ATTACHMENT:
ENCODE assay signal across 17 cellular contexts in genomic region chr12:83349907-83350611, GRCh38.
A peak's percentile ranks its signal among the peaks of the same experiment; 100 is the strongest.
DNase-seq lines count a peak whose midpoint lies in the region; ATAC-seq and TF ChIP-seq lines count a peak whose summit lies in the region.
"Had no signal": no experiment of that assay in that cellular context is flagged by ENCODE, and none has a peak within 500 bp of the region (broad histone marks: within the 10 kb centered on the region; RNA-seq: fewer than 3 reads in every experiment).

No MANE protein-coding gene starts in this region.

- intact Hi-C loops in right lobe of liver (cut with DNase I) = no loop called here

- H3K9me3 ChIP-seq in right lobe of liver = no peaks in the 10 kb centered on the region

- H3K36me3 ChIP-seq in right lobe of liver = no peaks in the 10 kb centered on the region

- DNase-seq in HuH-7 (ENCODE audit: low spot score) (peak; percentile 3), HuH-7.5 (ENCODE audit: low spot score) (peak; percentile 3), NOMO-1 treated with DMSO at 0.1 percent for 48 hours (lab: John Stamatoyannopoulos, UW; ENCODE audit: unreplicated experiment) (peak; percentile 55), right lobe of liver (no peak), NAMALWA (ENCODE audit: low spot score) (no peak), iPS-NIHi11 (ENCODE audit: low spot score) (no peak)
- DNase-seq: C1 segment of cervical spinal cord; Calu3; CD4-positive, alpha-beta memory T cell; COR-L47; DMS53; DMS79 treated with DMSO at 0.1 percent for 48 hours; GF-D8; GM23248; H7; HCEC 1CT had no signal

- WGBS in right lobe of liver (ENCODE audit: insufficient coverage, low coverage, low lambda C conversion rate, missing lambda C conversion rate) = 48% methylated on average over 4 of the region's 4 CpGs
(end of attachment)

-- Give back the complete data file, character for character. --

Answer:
ENCODE assay signal across 17 cellular contexts in genomic region chr12:83349907-83350611, GRCh38.
A peak's percentile ranks its signal among the peaks of the same experiment; 100 is the strongest.
DNase-seq lines count a peak whose midpoint lies in the region; ATAC-seq and TF ChIP-seq lines count a peak whose summit lies in the region.
"Had no signal": no experiment of that assay in that cellular context is flagged by ENCODE, and none has a peak within 500 bp of the region (broad histone marks: within the 10 kb centered on the region; RNA-seq: fewer than 3 reads in every experiment).

No MANE protein-coding gene starts in this region.

- intact Hi-C loops in right lobe of liver (cut with DNase I) = no loop called here

- H3K9me3 ChIP-seq in right lobe of liver = no peaks in the 10 kb centered on the region

- H3K36me3 ChIP-seq in right lobe of liver = no peaks in the 10 kb centered on the region

- DNase-seq in HuH-7 (ENCODE audit: low spot score) (peak; percentile 3), HuH-7.5 (ENCODE audit: low spot score) (peak; percentile 3), NOMO-1 treated with DMSO at 0.1 percent for 48 hours (lab: John Stamatoyannopoulos, UW; ENCODE audit: unreplicated experiment) (peak; percentile 55), right lobe of liver (no peak), NAMALWA (ENCODE audit: low spot score) (no peak), iPS-NIHi11 (ENCODE audit: low spot score) (no peak)
- DNase-seq: C1 segment of cervical spinal cord; Calu3; CD4-positive, alpha-beta memory T cell; COR-L47; DMS53; DMS79 treated with DMSO at 0.1 percent for 48 hours; GF-D8; GM23248; H7; HCEC 1CT had no signal

- WGBS in right lobe of liver (ENCODE audit: insufficient coverage, low coverage, low lambda C conversion rate, missing lambda C conversion rate) = 48% methylated on average over 4 of the region's 4 CpGs